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Book Review: Creators – From Chaucer and Dürer to Picasso and Disney by Paul Johnson

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It can be a terrifying prospect to go into your workroom and “face an empty canvas, a blank sheet of paper, or a score sheet, knowing that you must inscribe the marks of a completely original work.” Indeed, contends historian Paul Johnson in Creators: From Chaucer and Dürer to Picasso and Disney – an anthology of exacting essays on major artistic figures, and a companion volume to his mindful Intellectuals of 20 years ago — creative courage is akin to physical courage in battle, which itself diminishes with repeated demands, and can even disappear.

On the other hand, creation is an exciting business, and “people who create at the highest level lead a privileged life, however arduous and difficult it may be. An interesting life, too, full of peculiar aspects and strange satisfactions.”

With a tightrope narrative reflecting the compelling and purposeful balancing act between the hardships of artistic process and the rewarding life reaped from success, Johnson portrays 17 creative spirits from the never-guilty pleasure of Twain to the lofty high-mindedness of Bach — ah, Bach… — in variable biographical essays that roam the scholarly scale from the babble-less psychology-based to the survey-says literary history of the times. In any case, we get a good dose of prolific masters of literature (Chaucer, Shakespeare, Austen, Hugo, Twain, Eliot); painting (Dürer, Turner, Katsushika Hokusai, Picasso, Disney); music (Bach); and architecture and design (A.W.N Pugin, Viollet-le-Duc, Tiffany, Balenciaga, Dior).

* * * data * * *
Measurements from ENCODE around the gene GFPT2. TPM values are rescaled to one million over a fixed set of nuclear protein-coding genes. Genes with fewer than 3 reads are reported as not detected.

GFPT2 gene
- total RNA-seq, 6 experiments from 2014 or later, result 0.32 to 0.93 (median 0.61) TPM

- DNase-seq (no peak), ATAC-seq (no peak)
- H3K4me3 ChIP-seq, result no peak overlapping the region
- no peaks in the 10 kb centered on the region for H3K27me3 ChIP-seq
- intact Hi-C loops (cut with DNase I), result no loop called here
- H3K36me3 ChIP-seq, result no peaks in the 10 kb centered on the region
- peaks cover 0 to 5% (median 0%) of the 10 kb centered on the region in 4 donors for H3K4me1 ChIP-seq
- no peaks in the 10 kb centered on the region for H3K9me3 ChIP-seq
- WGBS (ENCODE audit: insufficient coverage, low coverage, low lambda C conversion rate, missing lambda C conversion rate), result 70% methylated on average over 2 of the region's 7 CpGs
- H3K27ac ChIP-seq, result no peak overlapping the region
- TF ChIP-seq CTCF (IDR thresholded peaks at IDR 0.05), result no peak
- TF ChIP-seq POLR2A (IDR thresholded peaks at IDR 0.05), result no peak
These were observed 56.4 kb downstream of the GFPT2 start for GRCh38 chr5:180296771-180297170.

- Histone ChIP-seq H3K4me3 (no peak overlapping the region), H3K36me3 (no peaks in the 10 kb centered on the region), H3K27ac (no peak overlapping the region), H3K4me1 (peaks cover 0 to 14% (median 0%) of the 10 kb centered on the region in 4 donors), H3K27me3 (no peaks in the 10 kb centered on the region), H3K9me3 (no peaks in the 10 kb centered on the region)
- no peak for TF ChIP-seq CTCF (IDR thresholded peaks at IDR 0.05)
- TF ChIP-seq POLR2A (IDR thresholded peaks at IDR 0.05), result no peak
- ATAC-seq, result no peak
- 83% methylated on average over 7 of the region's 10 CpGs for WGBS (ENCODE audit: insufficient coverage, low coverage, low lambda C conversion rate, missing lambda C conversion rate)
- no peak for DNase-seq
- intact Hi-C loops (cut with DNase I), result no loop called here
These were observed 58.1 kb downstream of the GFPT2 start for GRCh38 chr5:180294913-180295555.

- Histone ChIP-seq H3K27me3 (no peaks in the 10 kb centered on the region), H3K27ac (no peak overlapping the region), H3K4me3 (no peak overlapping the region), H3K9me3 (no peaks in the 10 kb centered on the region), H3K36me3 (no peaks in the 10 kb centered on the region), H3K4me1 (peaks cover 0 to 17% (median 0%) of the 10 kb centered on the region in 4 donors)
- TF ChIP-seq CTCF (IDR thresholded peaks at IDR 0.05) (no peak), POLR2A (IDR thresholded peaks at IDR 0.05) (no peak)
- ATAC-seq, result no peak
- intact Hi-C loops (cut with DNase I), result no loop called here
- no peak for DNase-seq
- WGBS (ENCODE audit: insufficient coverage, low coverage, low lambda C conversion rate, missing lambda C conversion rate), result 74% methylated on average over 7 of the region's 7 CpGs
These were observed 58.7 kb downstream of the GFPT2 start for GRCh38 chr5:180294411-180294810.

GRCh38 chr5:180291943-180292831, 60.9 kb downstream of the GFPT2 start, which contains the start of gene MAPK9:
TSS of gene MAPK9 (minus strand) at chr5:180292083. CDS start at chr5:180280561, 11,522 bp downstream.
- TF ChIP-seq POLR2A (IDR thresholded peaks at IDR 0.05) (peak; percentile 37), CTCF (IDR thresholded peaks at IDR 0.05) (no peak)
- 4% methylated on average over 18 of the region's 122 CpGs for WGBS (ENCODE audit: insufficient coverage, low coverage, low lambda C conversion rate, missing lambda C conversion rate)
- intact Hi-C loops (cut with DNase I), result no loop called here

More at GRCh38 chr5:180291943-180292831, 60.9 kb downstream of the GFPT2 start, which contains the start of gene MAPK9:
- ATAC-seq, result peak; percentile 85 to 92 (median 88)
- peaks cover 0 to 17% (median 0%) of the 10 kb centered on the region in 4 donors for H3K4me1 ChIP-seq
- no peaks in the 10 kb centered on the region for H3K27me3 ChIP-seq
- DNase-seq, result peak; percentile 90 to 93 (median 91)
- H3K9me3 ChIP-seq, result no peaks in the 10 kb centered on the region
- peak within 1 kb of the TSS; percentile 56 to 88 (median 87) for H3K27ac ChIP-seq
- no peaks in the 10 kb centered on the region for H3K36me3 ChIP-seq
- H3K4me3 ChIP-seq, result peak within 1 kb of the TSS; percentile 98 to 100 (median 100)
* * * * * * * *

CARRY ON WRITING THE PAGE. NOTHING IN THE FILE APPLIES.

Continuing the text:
Even though these figures are for the most part featured in stand-alone chapters, Johnson is attentive enough to present some in a manner — offhand or formal — that may be paired up with or trigger other individuals or subjects. Though separated by era and artistic arena, Albrecht Dürer and J.S. Bach, for example, casually evoke two sides of the same Mark, bringing out the complex richness of German culture and, as such, each other. Dürer, living in a period when German artists were beginning to move from medieval anonymity to Renaissance personality, was one of the greatest individualist creators, while family man Bach, proud of his family’s musical heritage, depicts how heredity can provide the underpinning from which creative genius of the highest order emerges.

Family also figures in the world and work of Jane Austen, and in a much lesser extent, T.S. Eliot. Their poetry and prose may not at first seem to be analogous, with Eliot’s verse drawing on classical, anthropological, and historical studies, and Austen’s novels on more provincial and immediate inspiration. But Johnson makes the point more expressly, through a subtle aside, that Eliot’s ability to invite participation, to “entice the reader into collaborating with him in expanding, interpreting, and transforming what he has written,” is not only a “rare gift,” but one also possessed by Austen, who intentionally offers hints and indications when it comes to characterizations and the most emotional episodes, leaving it to the reader “to fill in the gaps in her narrative, and delight in doing so.”